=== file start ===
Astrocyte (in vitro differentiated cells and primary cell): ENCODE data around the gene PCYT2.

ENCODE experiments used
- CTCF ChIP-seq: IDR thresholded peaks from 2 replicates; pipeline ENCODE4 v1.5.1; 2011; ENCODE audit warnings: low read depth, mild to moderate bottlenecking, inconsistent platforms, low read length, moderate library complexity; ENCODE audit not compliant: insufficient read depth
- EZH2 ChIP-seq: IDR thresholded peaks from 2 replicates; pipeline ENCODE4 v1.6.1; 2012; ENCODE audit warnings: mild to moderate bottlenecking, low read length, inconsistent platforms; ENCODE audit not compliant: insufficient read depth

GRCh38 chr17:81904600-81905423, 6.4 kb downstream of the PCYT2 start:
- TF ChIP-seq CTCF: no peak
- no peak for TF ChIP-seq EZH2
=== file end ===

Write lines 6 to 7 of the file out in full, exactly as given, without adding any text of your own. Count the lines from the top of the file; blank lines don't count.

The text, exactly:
- TF ChIP-seq CTCF: no peak
- no peak for TF ChIP-seq EZH2